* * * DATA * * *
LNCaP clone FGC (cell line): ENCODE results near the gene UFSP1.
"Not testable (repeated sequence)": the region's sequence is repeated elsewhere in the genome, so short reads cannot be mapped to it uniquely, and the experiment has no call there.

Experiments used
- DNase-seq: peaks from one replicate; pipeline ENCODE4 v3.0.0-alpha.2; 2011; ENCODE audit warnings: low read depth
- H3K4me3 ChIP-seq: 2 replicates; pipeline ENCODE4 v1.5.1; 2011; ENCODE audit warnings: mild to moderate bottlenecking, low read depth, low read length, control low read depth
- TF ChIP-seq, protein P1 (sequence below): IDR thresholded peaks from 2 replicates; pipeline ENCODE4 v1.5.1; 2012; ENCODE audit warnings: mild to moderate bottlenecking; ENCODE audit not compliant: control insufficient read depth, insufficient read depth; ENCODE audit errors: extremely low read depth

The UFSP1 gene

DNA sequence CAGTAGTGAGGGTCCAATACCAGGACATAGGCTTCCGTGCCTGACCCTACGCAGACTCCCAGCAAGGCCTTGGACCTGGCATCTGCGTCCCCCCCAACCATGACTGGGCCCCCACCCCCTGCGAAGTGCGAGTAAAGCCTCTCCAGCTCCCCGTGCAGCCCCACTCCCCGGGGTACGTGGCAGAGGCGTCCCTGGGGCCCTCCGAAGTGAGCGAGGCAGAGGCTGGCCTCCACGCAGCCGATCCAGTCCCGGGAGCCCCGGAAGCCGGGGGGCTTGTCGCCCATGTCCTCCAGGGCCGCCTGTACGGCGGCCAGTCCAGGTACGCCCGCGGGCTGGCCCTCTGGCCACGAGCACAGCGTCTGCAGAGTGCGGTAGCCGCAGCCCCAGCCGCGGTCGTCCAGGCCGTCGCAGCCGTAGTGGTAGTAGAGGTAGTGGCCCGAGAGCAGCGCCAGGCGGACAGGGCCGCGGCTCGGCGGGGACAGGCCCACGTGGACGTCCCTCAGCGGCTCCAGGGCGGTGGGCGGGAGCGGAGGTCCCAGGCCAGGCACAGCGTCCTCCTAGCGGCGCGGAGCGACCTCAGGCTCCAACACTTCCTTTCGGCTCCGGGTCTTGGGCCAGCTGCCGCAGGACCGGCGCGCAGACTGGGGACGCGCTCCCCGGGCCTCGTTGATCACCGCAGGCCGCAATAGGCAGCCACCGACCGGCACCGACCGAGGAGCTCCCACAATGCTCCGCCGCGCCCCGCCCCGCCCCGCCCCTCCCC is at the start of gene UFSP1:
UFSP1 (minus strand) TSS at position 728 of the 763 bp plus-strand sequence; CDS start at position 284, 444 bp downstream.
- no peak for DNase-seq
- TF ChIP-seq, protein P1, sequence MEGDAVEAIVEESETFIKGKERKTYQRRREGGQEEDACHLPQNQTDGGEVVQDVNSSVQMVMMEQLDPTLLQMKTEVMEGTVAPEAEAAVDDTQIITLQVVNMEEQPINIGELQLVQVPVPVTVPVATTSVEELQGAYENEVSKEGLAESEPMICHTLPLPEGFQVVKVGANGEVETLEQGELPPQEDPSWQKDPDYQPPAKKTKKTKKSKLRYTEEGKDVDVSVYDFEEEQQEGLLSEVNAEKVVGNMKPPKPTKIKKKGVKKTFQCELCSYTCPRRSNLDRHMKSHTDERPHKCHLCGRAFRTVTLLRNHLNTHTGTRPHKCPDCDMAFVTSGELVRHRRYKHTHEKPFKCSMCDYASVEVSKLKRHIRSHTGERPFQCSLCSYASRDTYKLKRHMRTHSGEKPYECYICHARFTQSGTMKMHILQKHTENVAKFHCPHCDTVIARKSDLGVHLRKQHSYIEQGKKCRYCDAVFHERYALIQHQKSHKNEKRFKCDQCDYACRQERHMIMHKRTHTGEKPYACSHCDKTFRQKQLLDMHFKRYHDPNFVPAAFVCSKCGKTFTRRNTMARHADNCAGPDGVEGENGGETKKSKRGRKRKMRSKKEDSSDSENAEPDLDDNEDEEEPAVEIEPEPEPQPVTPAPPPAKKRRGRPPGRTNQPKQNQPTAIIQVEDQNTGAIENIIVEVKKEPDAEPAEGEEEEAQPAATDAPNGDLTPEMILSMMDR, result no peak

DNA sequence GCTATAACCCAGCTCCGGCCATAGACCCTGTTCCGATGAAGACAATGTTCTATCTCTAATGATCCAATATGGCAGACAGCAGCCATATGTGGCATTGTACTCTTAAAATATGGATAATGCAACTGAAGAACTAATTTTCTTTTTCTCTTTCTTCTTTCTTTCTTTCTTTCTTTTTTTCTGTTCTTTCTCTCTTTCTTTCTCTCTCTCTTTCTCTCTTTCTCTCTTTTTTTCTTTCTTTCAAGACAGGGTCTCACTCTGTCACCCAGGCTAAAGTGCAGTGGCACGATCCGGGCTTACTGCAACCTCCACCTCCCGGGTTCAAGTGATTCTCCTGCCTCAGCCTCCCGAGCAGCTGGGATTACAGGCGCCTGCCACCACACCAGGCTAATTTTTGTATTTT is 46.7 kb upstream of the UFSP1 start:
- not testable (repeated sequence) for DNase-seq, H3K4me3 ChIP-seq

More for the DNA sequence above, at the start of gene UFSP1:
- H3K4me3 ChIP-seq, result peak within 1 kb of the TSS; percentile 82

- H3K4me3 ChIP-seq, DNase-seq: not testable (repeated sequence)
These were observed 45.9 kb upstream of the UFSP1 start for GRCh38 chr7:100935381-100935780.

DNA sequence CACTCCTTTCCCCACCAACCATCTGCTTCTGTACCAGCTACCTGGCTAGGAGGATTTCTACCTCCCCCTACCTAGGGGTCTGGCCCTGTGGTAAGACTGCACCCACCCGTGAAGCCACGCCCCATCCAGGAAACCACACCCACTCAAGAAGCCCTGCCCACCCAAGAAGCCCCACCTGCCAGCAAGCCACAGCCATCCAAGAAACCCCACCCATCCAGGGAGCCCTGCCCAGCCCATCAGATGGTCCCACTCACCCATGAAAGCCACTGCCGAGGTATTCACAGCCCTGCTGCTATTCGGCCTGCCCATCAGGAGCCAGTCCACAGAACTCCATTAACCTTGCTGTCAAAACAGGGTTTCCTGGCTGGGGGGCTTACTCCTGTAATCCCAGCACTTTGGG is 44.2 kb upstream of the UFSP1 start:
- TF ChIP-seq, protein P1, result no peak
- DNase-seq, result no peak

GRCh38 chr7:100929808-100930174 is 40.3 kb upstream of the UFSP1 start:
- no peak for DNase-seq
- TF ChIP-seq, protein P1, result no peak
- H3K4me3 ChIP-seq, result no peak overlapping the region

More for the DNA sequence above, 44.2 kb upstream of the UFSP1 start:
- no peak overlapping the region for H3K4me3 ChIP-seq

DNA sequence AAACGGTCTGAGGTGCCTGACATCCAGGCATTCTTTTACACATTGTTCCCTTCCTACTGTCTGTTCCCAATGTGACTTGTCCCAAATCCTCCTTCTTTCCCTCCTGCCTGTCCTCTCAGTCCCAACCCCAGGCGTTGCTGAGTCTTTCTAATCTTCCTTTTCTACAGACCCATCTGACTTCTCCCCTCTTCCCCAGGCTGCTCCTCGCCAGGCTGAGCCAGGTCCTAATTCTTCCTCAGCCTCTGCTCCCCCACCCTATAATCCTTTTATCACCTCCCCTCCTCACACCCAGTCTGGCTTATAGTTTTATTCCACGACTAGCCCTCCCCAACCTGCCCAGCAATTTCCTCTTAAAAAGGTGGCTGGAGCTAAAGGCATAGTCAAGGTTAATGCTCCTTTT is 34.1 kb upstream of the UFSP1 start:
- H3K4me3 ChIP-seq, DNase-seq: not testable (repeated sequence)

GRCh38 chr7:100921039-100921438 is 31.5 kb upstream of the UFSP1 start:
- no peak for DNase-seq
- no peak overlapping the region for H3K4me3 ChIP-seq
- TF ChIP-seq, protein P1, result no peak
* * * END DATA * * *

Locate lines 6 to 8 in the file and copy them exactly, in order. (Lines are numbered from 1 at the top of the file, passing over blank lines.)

- TF ChIP-seq, protein P1 (sequence below): IDR thresholded peaks from 2 replicates; pipeline ENCODE4 v1.5.1; 2012; ENCODE audit warnings: mild to moderate bottlenecking; ENCODE audit not compliant: control insufficient read depth, insufficient read depth; ENCODE audit errors: extremely low read depth

The UFSP1 gene

DNA sequence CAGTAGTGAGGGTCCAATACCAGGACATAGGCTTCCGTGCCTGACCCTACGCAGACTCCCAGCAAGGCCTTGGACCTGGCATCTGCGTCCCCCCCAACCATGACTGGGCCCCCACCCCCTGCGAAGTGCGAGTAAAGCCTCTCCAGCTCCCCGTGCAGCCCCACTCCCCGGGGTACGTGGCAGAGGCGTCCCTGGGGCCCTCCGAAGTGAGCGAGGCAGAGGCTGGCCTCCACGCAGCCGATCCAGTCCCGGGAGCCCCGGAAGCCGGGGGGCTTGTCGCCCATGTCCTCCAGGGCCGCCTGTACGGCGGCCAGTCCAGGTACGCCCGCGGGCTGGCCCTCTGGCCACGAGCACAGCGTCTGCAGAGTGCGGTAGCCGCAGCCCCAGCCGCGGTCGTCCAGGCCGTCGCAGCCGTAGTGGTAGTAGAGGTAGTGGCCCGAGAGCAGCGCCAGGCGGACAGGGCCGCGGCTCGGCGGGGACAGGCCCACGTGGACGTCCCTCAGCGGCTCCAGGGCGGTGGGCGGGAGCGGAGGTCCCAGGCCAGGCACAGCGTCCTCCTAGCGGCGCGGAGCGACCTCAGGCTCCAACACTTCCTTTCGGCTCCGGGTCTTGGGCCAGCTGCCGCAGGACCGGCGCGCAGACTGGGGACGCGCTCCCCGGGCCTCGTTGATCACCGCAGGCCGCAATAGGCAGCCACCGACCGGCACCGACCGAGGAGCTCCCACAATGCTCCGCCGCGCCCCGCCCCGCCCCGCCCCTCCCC is at the start of gene UFSP1: